Published on January 22, 2008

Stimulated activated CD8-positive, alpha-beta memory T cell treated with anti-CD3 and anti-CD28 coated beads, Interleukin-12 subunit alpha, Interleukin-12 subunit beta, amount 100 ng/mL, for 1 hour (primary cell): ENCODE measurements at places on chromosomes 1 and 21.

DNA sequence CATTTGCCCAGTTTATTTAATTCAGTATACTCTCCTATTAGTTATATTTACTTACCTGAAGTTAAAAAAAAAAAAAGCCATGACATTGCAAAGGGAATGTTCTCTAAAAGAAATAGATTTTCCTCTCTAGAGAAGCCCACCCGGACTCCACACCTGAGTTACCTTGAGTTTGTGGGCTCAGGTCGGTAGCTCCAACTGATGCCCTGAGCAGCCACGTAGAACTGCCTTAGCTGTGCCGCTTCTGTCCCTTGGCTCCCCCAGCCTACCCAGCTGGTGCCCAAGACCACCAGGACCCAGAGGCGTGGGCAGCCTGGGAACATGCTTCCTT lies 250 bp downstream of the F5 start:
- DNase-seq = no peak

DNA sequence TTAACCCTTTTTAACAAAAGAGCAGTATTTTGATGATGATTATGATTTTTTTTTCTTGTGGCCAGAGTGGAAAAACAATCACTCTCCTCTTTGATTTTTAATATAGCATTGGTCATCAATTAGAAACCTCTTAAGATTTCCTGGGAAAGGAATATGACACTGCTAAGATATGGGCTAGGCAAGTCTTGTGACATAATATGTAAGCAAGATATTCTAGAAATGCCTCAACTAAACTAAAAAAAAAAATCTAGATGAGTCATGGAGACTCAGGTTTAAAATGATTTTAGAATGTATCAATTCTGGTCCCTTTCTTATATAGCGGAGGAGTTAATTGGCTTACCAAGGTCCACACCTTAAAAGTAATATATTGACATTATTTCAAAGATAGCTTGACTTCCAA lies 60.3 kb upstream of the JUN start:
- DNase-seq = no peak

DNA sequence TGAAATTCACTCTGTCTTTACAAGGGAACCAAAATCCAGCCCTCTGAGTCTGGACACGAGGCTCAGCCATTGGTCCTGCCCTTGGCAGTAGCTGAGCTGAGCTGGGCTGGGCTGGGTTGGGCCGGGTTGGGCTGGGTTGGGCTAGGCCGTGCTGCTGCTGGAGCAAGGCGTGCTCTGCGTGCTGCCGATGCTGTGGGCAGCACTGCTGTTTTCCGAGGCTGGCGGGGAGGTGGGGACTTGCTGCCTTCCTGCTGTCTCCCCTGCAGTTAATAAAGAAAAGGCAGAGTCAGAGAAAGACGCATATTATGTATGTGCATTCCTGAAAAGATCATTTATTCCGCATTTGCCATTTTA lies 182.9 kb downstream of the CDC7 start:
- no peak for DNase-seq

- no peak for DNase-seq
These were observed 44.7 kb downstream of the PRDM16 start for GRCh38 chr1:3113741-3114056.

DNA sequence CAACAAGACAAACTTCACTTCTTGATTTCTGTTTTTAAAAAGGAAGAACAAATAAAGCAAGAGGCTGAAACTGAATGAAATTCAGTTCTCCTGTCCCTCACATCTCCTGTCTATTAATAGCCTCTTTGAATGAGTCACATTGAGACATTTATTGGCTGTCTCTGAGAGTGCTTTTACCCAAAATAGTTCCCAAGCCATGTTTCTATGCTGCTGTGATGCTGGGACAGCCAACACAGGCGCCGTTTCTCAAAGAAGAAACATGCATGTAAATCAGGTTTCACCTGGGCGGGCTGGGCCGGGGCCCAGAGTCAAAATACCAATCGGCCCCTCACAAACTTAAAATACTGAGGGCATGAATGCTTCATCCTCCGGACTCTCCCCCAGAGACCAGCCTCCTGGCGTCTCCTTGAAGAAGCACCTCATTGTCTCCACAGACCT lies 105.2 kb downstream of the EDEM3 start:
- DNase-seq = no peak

Glory, God and Gold: Glory, God and Gold Voyages and Adventures America 1500 Henry the Navigator: Henry the Navigator To bring Portugal more trade and power and to spread Christianity, this prince sponsored expeditions beyond the safety of the Mediterranean. Glory, God or Gold? Beyond Darkest Africa: Beyond Darkest Africa The Portuguese yearned to find a sea route to India to thwart Arab “middlemen” who controlled overland routes, keeping prices of pepper and other spices high by keeping supplies low. Glory, God or Gold? Bartholomeu Dias: Bartholomeu Dias A fierce, 13 day storm blew his ship off course rounding the tip of Africa. He only realized how far he had gone when the skies cleared. Why do you think the cape he rounded (though he never saw it) was named “The Cape of Good Hope”? Glory, God or Gold? Vasco da Gama: Vasco da Gama In his first voyage, da Gama managed to reach Calicut in India (his goal) and sail home. The ruler of Calicut, (Samuri) welcomed da Gama: “The devil take ye!” and was scornful da Gama had not brought valuable presents. Slide7: Da Gama’s Second Trip Da Gama left better prepared the second time, with 14 well armed ships instead of two. Priests and religious processions sent him off with blessings. But he didn’t bring gifts: He demanded surrender of all valuables from a ship filled with 380 Muslim pilgrims. When they delayed he took the valuables—22,000 ducats worth—then burned the ship and everyone on it. At Calicut, he seized a fishermen and traders in the harbor, hanged them, cut up their bodies, and sent the hands, feet, and heads to the haughty Samuri. He left 5 ships of soldiers to secure the trading city. Glory, God or Gold? Christopher Columbus: Christopher Columbus Strengths: Belief in self and abilities Faith in his idea of reaching the Indies and China by sailing West Abilities as a sailor Luck Weaknesses: Belief in self and abilities— made him arrogant and cruel to crew and natives Faith in his idea of reaching the Indies and China by sailing West—made him foolhardy in holding to the idea he’d reached the Indies. First Voyage: Discovery: First Voyage: Discovery Crew: 87, 84 Andalucian sailors. Only 4 criminals seeking pardons Problems: superstitions of crew (sea monsters, fall off edge of world)—Columbus disciplined severely, minimized distances (falsely) so they wouldn’t know how far they’d gone. Failures: didn’t really find the Indies or China; didn’t find the riches expected Successes: found new lands for Spain, found western and eastern routes that took full advantage of prevailing currents and winds Second Voyage: Whoops!: Second Voyage: Whoops! 17 ships with 1200 men (6 of them priests to convert the “Indians”) set out to find Indies spices and gold 300 died of disease. A hurricane destroyed all of the ships. Patching together two ships from the scraps, Columbus limped home in disgrace. Third Voyage: Whoops 2: Third Voyage: Whoops 2 With 6 Ships, few volunteers and many convicts, Columbus set out to redeem himself. First hope—Natives brought Columbus and his crew gold nuggets to trade at Hispaniola Natives turned unfriendly and forced them to leave. Ships wormy and food rotten, but colonists wouldn’t help and Indians refused them food. After word of Indian killings reached the monarchs, Columbus and his brother were brought back to Spain in chains. Fourth Voyage: Defeat: Fourth Voyage: Defeat Privately funded, not patroned by Ferdinand and Isabella, Columbus was still “Admiral,” but had no governing powers over colonists. Although he sailed along the coast of South America, he found no riches, nor traces of the Indies or China and returned to Spain defeated. Glory, God or Gold? Ferdinand Magellan: Ferdinand Magellan Inspired by a friend who was both astrologer and cartographer, Magellan determined he could circumnavigate the globe.. Spurned by his native Portugal, he gained funding and patronage from Spain. He set out to accomplish Columbus’ goal, to reach the Indies and China by sailing West Magellan’s Voyage: Magellan’s Voyage Although the voyage is attributed to Magellan, he did not succeed in the circumnavigating globe. He was killed on the island of Mactan. Obstacles & Problems: Obstacles & Problems Finding many places along the coast that looked like sea passages that were just bays and inlets Running out of food and supplies. He thought he had supplies for two years. His suppliers in Spain fraudulently gave him six months worth. (He and the crew ate fresh fish and game, rats and wormy biscuits, even, oxhide bindings, and drank water contaminated with rat urine. Combating the mutiny of three out of his five ships. To quell it, he had to kill the captain of one of the ships, then block passage of the other two. Meeting greedy natives who swarmed over his ships and took everything that wasn’t nailed down. Navigating through one of the most treacherous passages of rock-lined water in the world: the strait named for him. Magellan and his crew suffered all of the following as he searched for a western sea passage around South America: Magellan’s Death: Magellan’s Death On an island in the Philippines, a native chieftain pretended to be Christian to enlist Magellan’s aid to fight a neighboring chieftain. Once on the island, Magellan was attacked by the chief and his men. He was repeatedly wounded by natives armed with poisoned arrows, spears and scimitars. He could have retreated and saved himself, but covered his fleeing men, fighting while the rest rowed back to the ships. Concluding the Voyage: Concluding the Voyage One by one the ships fell apart. The Portuguese imprisoned some of the men in islands near Spain Only 18 of the 250 men landed back at Seville. The total time of the voyage was 12 days less than three years. As penitence, the 18 survivors walked barefoot carrying candles to the shrine of the Virgin Mary. Glory, God or Gold?